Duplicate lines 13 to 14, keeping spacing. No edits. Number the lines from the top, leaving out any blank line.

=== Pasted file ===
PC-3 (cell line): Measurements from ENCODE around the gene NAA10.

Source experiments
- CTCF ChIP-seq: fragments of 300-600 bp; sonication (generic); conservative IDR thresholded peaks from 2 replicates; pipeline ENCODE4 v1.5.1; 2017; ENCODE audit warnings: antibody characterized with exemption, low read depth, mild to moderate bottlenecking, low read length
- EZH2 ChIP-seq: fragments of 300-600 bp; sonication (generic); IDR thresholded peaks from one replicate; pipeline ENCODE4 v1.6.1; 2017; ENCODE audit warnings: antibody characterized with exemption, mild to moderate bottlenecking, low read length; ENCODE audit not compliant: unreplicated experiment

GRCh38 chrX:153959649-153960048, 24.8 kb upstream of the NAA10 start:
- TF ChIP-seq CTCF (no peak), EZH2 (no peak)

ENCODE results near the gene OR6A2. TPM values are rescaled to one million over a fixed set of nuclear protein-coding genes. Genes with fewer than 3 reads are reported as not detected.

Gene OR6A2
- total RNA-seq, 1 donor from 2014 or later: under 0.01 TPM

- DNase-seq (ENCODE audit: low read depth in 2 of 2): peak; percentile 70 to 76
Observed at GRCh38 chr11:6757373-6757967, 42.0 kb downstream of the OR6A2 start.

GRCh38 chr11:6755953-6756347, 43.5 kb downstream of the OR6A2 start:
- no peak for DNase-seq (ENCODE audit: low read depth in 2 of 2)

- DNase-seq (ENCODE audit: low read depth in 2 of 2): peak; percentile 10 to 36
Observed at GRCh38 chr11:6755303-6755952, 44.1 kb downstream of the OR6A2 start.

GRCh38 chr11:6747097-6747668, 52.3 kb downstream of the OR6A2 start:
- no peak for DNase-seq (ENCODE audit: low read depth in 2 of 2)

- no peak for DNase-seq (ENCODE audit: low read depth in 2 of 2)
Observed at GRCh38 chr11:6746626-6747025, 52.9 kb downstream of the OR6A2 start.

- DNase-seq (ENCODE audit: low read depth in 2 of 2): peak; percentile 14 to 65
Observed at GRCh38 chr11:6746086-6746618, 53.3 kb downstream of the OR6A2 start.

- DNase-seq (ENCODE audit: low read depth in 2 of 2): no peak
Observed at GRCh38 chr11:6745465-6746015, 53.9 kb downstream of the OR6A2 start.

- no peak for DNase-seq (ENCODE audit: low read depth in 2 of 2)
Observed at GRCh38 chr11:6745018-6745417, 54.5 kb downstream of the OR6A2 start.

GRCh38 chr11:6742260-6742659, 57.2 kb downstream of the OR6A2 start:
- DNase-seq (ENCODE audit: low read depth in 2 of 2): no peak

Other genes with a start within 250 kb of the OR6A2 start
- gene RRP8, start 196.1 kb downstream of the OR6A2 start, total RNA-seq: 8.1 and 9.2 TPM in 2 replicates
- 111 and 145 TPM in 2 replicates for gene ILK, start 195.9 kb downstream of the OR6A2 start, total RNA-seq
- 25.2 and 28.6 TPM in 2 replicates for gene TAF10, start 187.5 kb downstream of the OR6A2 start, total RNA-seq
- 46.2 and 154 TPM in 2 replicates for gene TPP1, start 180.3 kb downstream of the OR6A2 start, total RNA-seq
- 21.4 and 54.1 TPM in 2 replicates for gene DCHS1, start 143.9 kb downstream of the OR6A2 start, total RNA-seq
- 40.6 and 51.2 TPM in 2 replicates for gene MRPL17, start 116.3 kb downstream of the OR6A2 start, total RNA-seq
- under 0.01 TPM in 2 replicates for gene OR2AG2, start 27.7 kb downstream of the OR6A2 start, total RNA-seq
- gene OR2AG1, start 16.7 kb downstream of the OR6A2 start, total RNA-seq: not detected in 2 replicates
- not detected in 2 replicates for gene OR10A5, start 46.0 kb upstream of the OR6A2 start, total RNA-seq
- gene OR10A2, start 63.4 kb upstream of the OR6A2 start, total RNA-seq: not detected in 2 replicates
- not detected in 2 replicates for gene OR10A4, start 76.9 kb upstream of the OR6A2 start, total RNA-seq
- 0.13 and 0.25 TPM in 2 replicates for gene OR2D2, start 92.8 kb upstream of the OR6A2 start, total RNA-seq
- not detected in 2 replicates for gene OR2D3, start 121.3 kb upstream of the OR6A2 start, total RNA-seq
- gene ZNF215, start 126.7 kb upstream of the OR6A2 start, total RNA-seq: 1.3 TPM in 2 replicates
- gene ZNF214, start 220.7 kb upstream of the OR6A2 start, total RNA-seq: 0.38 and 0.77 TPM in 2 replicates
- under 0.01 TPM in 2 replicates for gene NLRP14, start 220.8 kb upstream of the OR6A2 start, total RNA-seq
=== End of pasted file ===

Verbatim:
- no peak for DNase-seq (ENCODE audit: low read depth in 2 of 2)

- DNase-seq (ENCODE audit: low read depth in 2 of 2): peak; percentile 10 to 36